It is typically discussed by art historians in terms of content: a brothel---as I see it, 5 prostitutes, an enigmatic room, the ephemeral fabrics of curtains, clothes, and wallpaper, table, tablecloth, still-life (fruit), possibly a chair. In terms of influences: Egyptian profile-art (the woman at the left), African tribal masks (the two right figures) and the indigenous painterly influence of Picasso's fellow Spaniard, El Greco (e.g., the vertical elongation of the women). Or in terms of representational devices: the owl-like head swivel of the seated woman on the right (an early, literal example of "simultaneity"), the planar flattening of the noses of the two woman second and third from the left, and the elemental vocabulary of geometric formal integers that comprise the iconoclastic aesthetic system (lozenges/ovals, trapezoids, triangles, wedges, diamonds and amalgamations of these).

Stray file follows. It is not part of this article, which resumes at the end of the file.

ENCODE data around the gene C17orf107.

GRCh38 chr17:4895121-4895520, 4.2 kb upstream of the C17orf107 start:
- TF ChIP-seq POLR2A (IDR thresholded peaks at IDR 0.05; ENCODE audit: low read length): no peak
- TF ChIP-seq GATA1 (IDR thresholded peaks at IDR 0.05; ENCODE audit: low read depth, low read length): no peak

Rarely does the discussion extend to the spatial qualifications of the painting: the assertive spatial contraction within a dynamic, fluctuating and indeterminate z-axial picture space, signified in part by aggressive dismembering and foregrounding of body parts (such as the left hand of the woman on the left; the left leg of the second woman from the left; the head of the seated-woman on the right), which contribute to spatial contradictions, autonomies, contingencies and ruptures as violent and independent-minded as the angular anatomical translations themselves. This describes an inherently architectural condition of the painting---space---and the breaking of the conventions we associate with everyday space.